Brown Hare, European Hare, Cape Hare

(Lepus capensis/europaeus)


Facts

Brown Hare, European Hare, Cape Hare IUCN LEAST CONCERN (LC)

 

Facts about this animal

There are differing views among taxonomists as to whether Lepus capensis and Lepus europaeus are two distinct species, or europaeus is just a subspecies of capensis. As they are very similar in appearance, body functions and behaviour, they are treated as one single species for the purposes of the Virtual Zoo.

 

An adult hare can reach a weight of 4 - 5 kg, with a head-body length of about 52 - 60 cm. It has a short, bushy, black and white tail, long, black-tipped ears (12 - 14 cm) and very long and powerful hind legs with four toes, strong claws and hairy soles. The fore limbs are much shorter and have five toes. The fur is brown with shades of black on the upper parts, underparts are white.

 

In the Northern Hemisphere, the reproductive season usually lasts from February to October with a peak in April-May. In non-pregnant females mating occurs at weekly intervals. Pregnancy lasts about 42 days. Up to 10 days before birth, the female may mate again, which can lead to superfetation, consequently to birth intervals shorter than 42 days. Females become sexually mature at about 6 months, they usually produce 3 to 4 litters per year with 1-5, mostly 2-3, leverets per litter.

 

Differently from rabbits, young brown hares, called leverets are born with fur and their eyes open, and are weaned after 2-5 weeks. They weigh 80-180 g at birth and live in a 'form' (a depression in the ground), under the cover of vegetation or rock outcrops.

 

The brown hare's diet consists mainly of grasses and herbs, with mainly grasses in summer, herbs in winter. Also buds, bark, twigs, particularly of fruit trees, and arable crops such as early stages of cereals are eaten, and there are isolated reports of hares catching and eating voles or other small mammals.

Did you know?
That it is only since 1944 that brown hares can be successfully kept and bred in human care? At that time, Heini Hediger, then Director of Basel Zoo, invented the "mirror cage", a set of two adjoining symmetric cages with the possibility of shifting the animals without stress from one compartment to the other. Shifting the hares every second day into a clean cage was necessary at that time when no effective coccidiostatics and anthelminthics were available.


 

Factsheet
Class MAMMALIA
Order LAGOMORPHA
Family LEPORIDAE
Name (Scientific) Lepus capensis/europaeus
Name (English) Brown Hare, European Hare, Cape Hare
Name (French) Lièvre brun, Lièvre européen, Lièvre du Cap
Name (German) Feldhase
Name (Spanish) Liebre europea
Local names Afrikaans: Vlakhaas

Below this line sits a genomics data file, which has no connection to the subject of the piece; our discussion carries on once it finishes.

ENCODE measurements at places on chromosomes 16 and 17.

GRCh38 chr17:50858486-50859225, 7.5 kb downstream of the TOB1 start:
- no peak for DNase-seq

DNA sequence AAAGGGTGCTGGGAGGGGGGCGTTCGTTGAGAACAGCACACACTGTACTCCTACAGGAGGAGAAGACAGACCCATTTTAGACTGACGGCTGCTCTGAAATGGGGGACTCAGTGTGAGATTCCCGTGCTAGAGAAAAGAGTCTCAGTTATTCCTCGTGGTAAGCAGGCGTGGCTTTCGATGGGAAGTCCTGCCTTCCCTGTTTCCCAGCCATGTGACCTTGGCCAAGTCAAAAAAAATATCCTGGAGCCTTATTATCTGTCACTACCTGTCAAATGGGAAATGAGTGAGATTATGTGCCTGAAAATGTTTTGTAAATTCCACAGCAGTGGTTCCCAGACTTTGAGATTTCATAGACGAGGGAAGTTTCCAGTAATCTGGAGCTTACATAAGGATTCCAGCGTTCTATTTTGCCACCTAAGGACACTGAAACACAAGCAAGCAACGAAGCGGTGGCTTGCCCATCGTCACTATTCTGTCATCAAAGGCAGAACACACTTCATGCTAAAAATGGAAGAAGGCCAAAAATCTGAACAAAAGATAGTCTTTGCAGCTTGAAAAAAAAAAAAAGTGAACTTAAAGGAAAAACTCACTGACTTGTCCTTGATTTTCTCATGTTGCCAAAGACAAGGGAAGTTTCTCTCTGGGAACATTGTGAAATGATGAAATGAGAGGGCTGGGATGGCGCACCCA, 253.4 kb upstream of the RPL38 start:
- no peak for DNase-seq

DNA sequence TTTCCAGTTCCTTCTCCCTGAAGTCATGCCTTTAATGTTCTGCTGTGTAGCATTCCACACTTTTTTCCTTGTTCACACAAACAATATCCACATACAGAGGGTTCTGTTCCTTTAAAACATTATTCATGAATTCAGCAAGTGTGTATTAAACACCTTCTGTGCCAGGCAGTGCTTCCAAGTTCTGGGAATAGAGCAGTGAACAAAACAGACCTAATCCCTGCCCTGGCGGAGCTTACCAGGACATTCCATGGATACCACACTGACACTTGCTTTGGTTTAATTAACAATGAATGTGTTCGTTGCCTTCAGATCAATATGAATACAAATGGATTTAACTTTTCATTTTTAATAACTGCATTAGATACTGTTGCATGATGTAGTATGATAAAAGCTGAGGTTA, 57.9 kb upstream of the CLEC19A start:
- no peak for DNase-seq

Croatian: (Europski) zec
Czech: Zajíc polní
Danish: (Europæisk) hare
Dutch; (Europese) haas
Estonian: Halljänes
Finnish: Rusakko
Greek: Lagós
Hungarian: Mezei nyúl
Italian: Lepre comune
Polish: Zajac szarak
Portuguese: Lebre-comum
Romansh: Lieur brina
Slovakian: Zajac pol'ný
Slovenoan: Poljski zajec
seTswana: Mutlwa
Somali: Bakeyle
Swedish: Fälthare
Turkish: Bayagi tavsan
CITES Status Not listed
CMS Status Not listed

 

 

Photo Copyright by
Benjamint

Distribution

 


Distribution
Range Lepus europaeus (yellow): Northern, central, western Europe and Asia, and the most northern parts of Africa. Lepus capensis (red): Africa, Middle East, Central and Eastern Asia. Introduced to Canada, USA, Central and South America and Australia.
Habitat They prefer temperate open habitats like grasslands, often around agriculture fields and near woodland and hedgerows.
Wild population Unknown, but declining. Population densities range from 0.1/ha to 3.4/ha (1990) (Red List IUCN 2011)
Zoo population L. europaeus: 18 reported to ISIS L. capensis: 4 reported to ISIS

In the Zoo

Brown Hare, European Hare, Cape Hare

 

How this animal should be transported

For air transport, Container Note 79 of the IATA Live Animals Regulations should be followed.

 

Find this animal on ZooLex

 

Photo Copyright by
Shal Jahan

Why do zoos keep this animal

Brown hares are usually kept for educational purposes because they are well-known to people as "Easter bunny" and from fairy tales, and have been anthropomorphised in movies such as Walt Disney's "Bambi", but less an less seen in the wild - at least in Europe. Of special interest are the differences between rabbits and hares, and the brown hare's reproductive physiology.

 

In a few instances, zoos have also made available brown hares for reintroduction or restocking projects.